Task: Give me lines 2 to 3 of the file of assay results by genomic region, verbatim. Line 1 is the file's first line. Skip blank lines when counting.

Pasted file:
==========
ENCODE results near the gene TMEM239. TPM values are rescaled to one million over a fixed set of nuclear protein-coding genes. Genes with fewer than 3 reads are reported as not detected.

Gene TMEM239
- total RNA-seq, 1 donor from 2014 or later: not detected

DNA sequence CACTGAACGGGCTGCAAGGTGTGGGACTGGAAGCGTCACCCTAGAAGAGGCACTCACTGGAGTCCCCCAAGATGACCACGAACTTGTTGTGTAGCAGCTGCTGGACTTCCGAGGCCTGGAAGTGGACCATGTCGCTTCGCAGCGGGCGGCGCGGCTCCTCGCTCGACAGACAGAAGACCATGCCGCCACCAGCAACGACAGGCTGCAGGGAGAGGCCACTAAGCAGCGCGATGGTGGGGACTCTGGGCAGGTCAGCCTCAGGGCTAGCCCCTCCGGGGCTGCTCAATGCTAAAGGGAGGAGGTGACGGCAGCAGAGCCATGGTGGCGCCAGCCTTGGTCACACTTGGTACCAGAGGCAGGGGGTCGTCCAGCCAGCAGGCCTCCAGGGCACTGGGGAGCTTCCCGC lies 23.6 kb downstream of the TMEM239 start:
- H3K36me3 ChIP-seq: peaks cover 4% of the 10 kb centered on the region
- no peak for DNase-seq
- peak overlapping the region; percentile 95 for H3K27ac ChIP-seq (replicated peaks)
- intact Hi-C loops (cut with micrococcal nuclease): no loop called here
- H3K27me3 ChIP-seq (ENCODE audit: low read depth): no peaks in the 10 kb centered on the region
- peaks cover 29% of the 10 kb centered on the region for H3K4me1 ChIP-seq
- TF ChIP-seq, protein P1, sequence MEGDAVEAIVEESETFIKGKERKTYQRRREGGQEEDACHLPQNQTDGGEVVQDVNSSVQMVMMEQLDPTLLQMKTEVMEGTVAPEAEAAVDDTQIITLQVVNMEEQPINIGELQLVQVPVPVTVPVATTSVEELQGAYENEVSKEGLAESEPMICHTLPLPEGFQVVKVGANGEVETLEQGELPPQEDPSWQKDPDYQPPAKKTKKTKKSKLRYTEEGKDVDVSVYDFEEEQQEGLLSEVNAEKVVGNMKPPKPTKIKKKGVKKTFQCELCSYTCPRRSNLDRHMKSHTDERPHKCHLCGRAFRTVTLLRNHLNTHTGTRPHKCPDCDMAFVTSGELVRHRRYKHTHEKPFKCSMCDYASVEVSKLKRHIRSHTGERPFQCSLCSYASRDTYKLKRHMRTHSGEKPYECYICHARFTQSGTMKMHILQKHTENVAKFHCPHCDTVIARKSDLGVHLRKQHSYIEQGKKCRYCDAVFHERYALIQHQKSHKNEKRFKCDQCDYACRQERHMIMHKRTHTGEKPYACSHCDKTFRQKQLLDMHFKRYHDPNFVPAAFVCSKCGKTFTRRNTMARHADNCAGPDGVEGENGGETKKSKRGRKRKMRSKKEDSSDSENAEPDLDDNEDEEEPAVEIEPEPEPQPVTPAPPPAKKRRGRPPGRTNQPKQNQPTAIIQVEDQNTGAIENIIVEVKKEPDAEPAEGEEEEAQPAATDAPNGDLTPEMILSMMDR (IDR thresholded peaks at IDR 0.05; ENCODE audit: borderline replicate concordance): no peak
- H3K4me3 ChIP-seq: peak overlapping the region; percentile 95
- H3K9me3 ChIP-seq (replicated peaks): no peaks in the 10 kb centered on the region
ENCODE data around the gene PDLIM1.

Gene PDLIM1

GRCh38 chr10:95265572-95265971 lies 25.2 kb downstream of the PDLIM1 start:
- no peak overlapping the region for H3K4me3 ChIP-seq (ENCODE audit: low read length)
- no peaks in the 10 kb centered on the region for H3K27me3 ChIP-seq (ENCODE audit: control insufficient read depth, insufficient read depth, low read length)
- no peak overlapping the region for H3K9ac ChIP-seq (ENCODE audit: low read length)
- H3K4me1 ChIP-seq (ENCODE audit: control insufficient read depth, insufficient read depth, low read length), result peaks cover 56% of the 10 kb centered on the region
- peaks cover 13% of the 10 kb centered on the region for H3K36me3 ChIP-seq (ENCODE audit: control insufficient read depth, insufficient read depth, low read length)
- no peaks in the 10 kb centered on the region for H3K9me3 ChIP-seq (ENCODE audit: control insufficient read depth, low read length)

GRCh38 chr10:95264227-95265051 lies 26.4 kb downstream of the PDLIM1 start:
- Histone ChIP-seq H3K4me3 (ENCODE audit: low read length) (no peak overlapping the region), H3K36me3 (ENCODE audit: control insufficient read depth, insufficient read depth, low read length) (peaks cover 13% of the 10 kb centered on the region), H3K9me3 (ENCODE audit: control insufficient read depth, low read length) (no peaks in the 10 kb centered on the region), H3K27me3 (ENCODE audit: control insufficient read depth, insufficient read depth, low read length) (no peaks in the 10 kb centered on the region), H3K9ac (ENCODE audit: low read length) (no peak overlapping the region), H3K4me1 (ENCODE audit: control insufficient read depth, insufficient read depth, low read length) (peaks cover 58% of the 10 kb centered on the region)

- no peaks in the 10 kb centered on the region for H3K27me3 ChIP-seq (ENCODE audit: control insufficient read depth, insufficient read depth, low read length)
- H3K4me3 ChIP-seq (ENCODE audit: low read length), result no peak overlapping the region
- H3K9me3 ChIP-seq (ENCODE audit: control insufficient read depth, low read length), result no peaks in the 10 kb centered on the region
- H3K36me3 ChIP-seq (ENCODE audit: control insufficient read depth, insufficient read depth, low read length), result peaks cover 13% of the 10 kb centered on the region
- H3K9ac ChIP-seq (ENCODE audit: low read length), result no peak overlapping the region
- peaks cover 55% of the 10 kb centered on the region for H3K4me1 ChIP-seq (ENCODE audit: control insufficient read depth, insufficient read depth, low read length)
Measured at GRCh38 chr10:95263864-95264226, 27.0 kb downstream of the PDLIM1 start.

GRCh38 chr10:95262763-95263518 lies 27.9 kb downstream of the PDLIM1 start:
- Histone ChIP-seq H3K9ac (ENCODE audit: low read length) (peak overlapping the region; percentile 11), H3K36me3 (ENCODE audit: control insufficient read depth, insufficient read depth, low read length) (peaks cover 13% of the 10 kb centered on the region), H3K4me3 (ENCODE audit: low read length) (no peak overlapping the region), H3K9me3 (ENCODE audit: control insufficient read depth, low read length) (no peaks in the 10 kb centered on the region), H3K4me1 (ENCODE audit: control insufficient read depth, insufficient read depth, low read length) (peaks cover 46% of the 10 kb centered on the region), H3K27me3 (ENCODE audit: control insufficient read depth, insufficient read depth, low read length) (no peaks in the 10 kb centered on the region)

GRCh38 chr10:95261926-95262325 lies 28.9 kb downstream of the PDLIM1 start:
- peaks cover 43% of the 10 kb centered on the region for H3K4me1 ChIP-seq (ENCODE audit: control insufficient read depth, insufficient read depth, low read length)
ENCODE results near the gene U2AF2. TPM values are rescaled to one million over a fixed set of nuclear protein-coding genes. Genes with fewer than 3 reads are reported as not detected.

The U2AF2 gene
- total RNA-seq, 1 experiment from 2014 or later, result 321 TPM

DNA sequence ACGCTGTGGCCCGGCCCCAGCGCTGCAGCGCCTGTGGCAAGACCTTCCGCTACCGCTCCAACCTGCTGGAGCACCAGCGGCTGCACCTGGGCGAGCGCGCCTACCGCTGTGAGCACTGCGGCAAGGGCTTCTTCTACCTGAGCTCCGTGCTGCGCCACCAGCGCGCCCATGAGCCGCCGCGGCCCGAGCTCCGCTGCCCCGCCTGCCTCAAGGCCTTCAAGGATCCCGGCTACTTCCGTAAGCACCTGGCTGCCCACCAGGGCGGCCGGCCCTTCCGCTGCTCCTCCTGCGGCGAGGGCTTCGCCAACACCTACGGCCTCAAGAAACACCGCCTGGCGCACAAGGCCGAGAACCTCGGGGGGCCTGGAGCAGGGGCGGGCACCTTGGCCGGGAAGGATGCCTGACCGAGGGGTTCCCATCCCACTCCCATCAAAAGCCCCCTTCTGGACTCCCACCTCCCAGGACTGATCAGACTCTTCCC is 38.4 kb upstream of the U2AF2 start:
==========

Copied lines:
Gene TMEM239
- total RNA-seq, 1 donor from 2014 or later: not detected